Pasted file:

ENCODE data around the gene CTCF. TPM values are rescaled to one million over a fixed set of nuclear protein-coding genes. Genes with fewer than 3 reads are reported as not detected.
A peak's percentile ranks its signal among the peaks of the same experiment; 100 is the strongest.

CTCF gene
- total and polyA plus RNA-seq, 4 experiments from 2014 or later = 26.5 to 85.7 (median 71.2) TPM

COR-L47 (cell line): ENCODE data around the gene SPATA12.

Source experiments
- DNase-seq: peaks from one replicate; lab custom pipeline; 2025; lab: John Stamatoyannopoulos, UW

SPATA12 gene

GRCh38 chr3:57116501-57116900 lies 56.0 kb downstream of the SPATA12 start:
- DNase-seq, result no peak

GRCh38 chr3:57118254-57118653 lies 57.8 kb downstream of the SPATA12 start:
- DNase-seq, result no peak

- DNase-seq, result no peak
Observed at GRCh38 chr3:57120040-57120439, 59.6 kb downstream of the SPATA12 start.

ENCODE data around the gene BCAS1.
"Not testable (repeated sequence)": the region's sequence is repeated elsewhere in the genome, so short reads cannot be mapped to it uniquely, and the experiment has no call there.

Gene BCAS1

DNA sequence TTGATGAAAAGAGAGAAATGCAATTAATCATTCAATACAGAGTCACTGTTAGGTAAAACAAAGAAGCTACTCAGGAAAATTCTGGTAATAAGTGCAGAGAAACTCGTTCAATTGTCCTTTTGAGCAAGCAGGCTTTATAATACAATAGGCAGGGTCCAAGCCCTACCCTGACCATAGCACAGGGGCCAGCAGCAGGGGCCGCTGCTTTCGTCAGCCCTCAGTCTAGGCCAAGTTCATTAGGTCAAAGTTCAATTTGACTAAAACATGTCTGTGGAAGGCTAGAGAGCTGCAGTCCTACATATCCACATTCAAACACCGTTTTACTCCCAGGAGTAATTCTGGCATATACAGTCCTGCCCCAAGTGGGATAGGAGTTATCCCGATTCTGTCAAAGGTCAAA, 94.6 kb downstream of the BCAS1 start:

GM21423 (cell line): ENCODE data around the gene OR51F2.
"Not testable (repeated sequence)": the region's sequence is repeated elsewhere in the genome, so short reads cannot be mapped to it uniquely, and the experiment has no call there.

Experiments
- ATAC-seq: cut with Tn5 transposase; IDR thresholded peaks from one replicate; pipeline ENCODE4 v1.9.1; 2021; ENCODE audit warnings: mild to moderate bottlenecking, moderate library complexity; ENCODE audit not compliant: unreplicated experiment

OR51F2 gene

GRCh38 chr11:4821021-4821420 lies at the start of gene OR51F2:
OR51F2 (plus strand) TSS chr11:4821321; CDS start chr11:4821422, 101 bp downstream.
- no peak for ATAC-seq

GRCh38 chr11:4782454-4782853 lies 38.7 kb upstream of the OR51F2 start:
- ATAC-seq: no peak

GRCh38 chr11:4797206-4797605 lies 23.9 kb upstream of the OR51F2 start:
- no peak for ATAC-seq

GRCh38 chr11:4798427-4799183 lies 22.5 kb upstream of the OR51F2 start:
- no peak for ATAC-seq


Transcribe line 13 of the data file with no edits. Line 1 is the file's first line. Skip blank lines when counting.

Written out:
- DNase-seq, result no peak